8. Realize that education is a necessary evil. Much as we’d like the prospect to buy immediately, it just isn’t that likely in a complex buying situation. They’re going to be spending a lot of time researching and educating themselves on the ins and outs of your product and on what you can provide as a vendor. If you accept this as a given, then you can start tailoring your search campaign to facilitate it.
Remember that the intent of search visitors will usually be education, not purchase. Make sure you’re giving them this option. Make the education path a rich relationship development pipeline, not an obstacle path that has to be navigated. Encourage further education opportunities through your landing pages.
But–and this is vitally important–don’t offer so many possible paths that the visitor gives up and abandons the site. Use effective branching and messaging to allow users to get to what they’re looking for without having to interpret a lot of corporate doublespeak and marketing jargon.
9. Be prepared to lose control. This one is a tough one for the sales department. Accept the fact that you’re not at the wheel, your prospect is. The fact that this is a complex sale, the fact that they’re looking for more information, and the fact that they’re going to be spending a long time in making their decision all indicate they’ll be setting their own pace and contacting you when they’re ready.
Embrace and facilitate this. Understand where a search-generated lead will be entering your pipeline. Know what they’ll be looking for. Be comfortable letting them guide the relationship and give them every opportunity to build that relationship. This is much more like farming than hunting. Plant the seeds, nurture them and let nature take its course. If you try to force the prospect’s hand, you could push them right into the arms of your competitors.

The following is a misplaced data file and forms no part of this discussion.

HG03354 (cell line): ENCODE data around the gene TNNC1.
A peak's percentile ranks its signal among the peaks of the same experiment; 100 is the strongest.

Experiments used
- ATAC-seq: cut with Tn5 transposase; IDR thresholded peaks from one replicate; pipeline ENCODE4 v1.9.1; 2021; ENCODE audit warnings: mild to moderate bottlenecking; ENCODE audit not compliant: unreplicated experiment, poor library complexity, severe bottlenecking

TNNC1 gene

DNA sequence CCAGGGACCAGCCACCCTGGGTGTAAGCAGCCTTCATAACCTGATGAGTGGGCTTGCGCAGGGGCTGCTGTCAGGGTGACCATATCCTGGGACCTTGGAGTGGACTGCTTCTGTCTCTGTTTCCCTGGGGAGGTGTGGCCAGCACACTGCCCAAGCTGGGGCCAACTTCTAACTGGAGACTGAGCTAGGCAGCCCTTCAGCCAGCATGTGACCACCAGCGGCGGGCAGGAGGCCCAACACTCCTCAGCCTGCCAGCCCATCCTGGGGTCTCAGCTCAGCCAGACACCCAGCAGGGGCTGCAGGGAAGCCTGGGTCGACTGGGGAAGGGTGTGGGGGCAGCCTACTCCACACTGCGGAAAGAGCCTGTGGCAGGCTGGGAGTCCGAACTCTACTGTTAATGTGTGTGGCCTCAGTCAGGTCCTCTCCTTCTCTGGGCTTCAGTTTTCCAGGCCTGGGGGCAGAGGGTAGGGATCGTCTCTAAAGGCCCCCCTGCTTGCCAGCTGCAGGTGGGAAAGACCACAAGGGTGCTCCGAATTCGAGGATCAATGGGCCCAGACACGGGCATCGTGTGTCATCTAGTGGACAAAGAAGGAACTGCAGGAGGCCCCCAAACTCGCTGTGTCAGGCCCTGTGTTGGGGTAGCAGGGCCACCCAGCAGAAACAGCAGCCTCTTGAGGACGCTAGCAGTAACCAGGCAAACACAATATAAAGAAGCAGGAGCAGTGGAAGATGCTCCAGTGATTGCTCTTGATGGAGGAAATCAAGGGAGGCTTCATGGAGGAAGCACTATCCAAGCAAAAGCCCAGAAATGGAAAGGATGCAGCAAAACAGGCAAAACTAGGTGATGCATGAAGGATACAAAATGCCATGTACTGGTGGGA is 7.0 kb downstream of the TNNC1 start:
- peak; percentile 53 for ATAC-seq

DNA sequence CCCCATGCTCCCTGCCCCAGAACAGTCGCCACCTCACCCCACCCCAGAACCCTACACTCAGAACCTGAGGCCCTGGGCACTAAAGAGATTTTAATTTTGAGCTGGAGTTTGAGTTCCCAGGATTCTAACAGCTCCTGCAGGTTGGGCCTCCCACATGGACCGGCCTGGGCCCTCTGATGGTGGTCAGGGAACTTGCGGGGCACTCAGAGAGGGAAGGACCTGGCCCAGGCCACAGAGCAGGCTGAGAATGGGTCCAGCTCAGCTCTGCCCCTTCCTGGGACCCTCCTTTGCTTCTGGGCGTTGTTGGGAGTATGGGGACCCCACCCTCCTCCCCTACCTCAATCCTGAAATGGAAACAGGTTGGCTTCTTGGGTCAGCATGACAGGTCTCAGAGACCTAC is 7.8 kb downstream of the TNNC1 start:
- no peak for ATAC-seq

10. Understand the buying process of your prospect, but don’t surrender to it. The bigger and more complex the sale, the more cumbersome the buying process. The better you understand this process, the more likely you will be to make the process work in your favor.
If what you sell typically goes to RFP, help facilitate the process, but stack the odds in your favor. Help the prospect define the core set of criteria, ensuring that your unique competitive advantage is on the list. If they’re coming to you after they already have their preferred vendor, redefine the pain in a way that puts you at an advantage. This means maintaining a tricky balance between being helpful and not being too obvious in pushing your sales message. The best way to maintain this balance is to step through the paths you’re presenting to your prospects in their mindset. Be mindful of the process they’re going through, and see if you’re presenting a path that’s helpful and believable.
Using search as a B2B lead-gen channel provides some unique challenges, but it can be very powerful. These are purchases that require a significant amount of online research. We know that’s a perfect fit for search, but just be prepared to be patient for the payoff.